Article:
This requires your child to stop and focus on an image in their head so they can feel grounded and safe. "Imagine they are trees, and beneath their feet they have roots — like a tree. These roots go to the center of the earth, and keep them feeling grounded on this planet. Solid, firm, and stable," Healy says.



"Stretching is a simple activity that can be done almost anywhere," says Manly. "Parents can teach children to do forward folds — bending over forward with the arms dangling or hands in opposite elbows 'rag doll style' — to ease anxiety and tension."

Manly adds that another "simple, ground stretch is to reach upward toward the sky with both hands and then tilt (stretch) to the right, pause, and then tilt to the left."



Healy says when a child isn't focusing on the present and is stressing, ask them to do a labeling activity. "You can bring them back to the present moment by asking them to name things in their environment to ground them like, 'pencil, notebook, window, chair, dog,' and so on," she says.



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Obviously we have to breathe to stay alive, but this is concentrated, structured breathing. "One of my favorite breathing techniques that children love — and find very soothing — is called 'pin dot breathing,'" Manly says. "The child imagines a tiny dot in the center of the forehead. As the child inhales deeply, the child focuses on the dot getting larger. As the child exhales slowly, the child imagines the dot getting very small again. This is repeated until the child feels calm."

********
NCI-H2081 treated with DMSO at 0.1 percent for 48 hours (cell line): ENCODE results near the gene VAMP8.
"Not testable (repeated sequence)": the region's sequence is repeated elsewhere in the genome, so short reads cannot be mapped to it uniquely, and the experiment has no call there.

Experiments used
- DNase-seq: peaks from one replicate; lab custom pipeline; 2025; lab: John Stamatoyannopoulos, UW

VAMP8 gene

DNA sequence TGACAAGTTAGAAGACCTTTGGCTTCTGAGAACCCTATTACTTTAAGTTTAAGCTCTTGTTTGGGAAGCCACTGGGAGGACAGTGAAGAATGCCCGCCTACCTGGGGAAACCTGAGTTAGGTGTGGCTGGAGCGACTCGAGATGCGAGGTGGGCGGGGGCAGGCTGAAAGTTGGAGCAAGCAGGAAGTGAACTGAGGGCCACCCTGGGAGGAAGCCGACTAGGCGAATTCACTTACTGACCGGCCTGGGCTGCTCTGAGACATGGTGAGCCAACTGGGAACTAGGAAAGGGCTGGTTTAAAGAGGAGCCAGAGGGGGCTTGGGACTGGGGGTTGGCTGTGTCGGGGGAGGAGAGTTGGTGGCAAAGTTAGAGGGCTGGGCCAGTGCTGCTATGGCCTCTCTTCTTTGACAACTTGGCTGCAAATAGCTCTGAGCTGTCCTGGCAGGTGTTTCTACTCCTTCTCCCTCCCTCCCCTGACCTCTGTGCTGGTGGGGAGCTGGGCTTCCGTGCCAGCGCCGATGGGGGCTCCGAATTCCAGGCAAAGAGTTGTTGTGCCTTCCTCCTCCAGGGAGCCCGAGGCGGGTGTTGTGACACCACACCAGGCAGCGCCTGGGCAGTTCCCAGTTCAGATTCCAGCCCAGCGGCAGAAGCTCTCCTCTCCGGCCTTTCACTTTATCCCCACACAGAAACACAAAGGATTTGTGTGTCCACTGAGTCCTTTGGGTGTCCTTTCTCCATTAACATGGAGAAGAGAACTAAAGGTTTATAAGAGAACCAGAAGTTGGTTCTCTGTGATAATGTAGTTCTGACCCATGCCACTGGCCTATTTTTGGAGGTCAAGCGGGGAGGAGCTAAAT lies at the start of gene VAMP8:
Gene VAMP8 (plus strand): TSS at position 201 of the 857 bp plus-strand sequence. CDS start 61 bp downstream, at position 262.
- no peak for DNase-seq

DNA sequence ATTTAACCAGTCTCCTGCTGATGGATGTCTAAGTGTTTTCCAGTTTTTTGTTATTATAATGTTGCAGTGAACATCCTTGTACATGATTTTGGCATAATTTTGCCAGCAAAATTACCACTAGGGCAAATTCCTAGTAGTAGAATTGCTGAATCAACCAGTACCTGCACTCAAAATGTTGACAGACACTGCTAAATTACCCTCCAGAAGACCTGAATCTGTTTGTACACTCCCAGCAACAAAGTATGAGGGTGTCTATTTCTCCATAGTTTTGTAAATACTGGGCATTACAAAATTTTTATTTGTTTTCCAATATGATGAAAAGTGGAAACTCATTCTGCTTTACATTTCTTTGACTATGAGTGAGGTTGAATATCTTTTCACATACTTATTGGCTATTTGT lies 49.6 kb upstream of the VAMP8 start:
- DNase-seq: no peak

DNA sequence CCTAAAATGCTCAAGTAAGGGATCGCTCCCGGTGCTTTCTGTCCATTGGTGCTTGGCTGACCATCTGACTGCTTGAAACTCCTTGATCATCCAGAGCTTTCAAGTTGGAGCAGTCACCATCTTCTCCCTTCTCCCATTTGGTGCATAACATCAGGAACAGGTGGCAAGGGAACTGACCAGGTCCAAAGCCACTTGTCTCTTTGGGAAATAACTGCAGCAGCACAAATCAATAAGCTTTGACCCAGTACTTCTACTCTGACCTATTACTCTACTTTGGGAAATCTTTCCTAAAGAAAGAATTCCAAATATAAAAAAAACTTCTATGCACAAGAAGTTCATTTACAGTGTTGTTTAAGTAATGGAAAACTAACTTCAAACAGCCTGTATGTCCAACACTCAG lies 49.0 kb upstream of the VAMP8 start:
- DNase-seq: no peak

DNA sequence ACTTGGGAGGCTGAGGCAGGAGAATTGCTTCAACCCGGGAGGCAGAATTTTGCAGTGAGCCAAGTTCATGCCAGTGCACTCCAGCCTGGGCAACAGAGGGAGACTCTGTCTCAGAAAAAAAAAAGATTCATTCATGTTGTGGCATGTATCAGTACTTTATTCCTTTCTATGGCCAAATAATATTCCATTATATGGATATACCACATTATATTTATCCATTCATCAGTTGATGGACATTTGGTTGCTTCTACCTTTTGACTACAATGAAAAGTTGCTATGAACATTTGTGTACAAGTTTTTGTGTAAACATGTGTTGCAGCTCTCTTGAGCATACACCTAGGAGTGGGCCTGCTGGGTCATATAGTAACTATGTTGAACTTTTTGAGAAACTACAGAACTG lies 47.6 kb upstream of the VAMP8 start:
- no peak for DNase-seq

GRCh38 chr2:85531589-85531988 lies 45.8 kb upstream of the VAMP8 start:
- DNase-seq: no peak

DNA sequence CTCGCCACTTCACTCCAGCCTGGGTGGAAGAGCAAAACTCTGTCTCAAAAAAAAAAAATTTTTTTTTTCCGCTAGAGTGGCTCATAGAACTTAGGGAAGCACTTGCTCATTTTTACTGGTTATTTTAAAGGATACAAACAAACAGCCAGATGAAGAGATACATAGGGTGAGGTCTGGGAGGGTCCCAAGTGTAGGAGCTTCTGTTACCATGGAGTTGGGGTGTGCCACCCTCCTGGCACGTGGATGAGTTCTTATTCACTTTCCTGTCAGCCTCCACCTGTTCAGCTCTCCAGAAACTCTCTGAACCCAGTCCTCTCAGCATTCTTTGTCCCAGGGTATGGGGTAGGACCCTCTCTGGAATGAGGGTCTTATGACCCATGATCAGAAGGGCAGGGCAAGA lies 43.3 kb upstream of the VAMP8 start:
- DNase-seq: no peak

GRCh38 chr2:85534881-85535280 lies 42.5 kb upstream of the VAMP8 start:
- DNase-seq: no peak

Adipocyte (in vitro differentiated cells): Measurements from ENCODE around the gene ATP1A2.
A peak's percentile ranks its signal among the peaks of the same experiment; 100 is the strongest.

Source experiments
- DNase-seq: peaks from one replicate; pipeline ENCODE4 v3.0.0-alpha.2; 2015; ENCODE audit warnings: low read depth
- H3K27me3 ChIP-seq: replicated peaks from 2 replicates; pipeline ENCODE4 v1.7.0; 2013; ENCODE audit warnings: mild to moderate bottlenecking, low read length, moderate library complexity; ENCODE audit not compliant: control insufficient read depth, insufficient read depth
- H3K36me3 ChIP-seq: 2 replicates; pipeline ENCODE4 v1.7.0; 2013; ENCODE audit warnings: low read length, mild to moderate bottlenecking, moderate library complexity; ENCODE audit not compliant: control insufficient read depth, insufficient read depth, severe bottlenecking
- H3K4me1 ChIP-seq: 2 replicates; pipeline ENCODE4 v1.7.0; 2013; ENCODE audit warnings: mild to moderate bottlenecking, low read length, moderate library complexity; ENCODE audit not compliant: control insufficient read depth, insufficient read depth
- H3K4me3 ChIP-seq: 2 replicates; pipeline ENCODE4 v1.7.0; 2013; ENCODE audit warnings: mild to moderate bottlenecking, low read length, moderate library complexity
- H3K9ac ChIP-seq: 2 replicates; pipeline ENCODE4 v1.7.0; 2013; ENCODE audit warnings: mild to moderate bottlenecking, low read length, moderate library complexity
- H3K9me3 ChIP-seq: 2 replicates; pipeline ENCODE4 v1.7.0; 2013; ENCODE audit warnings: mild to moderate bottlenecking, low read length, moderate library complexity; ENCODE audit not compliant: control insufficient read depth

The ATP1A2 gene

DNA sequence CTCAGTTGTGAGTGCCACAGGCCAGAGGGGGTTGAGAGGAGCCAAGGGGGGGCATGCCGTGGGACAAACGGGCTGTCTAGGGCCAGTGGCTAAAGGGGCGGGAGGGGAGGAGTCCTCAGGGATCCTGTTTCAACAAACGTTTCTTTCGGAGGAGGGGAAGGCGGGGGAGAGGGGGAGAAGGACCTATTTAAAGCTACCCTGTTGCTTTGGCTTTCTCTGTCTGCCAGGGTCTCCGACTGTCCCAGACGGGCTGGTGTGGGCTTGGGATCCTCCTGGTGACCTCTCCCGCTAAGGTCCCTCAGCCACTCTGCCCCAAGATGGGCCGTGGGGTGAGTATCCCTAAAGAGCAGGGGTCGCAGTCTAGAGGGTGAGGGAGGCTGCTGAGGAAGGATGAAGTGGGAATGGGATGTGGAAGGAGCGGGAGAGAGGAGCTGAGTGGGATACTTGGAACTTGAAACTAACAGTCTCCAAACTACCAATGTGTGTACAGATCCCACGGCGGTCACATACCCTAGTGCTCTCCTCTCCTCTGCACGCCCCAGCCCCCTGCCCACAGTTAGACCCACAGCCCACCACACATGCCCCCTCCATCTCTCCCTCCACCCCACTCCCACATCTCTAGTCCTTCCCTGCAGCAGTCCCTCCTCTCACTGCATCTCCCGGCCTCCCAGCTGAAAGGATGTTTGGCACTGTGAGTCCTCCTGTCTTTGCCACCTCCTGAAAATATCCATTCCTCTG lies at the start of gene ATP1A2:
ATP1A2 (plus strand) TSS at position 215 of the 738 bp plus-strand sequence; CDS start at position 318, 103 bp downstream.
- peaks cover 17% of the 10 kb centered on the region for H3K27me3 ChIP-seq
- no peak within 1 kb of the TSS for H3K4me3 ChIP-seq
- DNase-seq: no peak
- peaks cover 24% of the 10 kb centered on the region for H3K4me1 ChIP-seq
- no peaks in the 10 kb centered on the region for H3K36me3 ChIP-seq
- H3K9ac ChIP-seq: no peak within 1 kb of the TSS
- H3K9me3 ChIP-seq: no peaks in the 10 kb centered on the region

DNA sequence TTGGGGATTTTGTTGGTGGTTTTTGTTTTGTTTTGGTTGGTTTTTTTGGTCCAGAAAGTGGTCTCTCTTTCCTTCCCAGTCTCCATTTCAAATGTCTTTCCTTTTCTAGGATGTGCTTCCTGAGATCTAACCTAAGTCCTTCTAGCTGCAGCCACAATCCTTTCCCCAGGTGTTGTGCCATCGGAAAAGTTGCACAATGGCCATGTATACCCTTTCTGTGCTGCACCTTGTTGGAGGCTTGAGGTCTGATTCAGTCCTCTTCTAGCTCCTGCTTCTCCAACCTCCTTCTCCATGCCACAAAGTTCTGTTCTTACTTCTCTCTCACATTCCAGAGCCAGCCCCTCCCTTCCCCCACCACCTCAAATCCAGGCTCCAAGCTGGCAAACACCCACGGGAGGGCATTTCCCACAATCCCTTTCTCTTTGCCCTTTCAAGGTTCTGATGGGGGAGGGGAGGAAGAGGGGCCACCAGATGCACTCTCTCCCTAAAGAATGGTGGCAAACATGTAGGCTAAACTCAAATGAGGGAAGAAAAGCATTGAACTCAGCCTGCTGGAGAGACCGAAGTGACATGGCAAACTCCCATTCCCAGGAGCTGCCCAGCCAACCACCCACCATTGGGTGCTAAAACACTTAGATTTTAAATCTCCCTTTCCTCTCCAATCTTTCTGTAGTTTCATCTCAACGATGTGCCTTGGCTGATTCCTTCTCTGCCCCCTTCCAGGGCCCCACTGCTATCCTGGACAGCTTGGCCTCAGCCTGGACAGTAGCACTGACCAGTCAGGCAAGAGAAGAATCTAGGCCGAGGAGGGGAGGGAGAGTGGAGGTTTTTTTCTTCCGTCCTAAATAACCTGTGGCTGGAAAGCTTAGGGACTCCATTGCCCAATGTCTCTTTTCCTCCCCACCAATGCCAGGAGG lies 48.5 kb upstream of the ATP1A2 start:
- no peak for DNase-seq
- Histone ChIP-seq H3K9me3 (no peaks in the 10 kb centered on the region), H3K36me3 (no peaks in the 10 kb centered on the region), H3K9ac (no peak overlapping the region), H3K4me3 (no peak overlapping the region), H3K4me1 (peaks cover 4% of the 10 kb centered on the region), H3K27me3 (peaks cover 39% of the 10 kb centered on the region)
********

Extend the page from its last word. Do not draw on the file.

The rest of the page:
Go For A Walk

To be honest, going for walks has been my saving grace during this whole ordeal, and I can totally see how this would help kids feel more grounded.

"Going for a walk slowly and mindfully is a grounding activity," says Healy. "Walk slowly and maybe even make it a contest to see who can walk the slowest and feel their feet touching the ground with bare feet or walk softly with shoes." She says it helps for them to be aware of when the top of their foot touches the ground and then the middle or heel of their foot. "So becoming aware of their steps, slowing down, and paying attention that every step matters."



"Counting is an age-old grounding activity," Manly says. "Whether counting sheep, various colors in the room, or the number of trees outside the window, counting games are terrific for decreasing anxiety and increasing a state of calm."


Use A "Grounding Kit"

"What I have come to term 'grounding kits' can be especially helpful for children as they return to school and day care settings," Manly says. "The parent can create a special little packet for 'emergency' use. Grounding kits can contain school-approved items such as a favorite, tiny painted rock, a picture of a pet, soothing lip balm, or other special, calm-inducing items."

Manly says to have the child help select the items for the kit, because that will make it more meaningful and effective.

"These little grounding kits are often simple reminders for the child that the comforts of home are not far away. And, interestingly, it’s often enough for the child to know that the kit is close by in the event it’s needed; simply thinking about the grounding kit can be grounding in itself."


Carla Manly, a clinical psychologist, author, advocate, and fear specialist.

Maureen Healy, author of The Emotionally Healthy Child and emotional coach at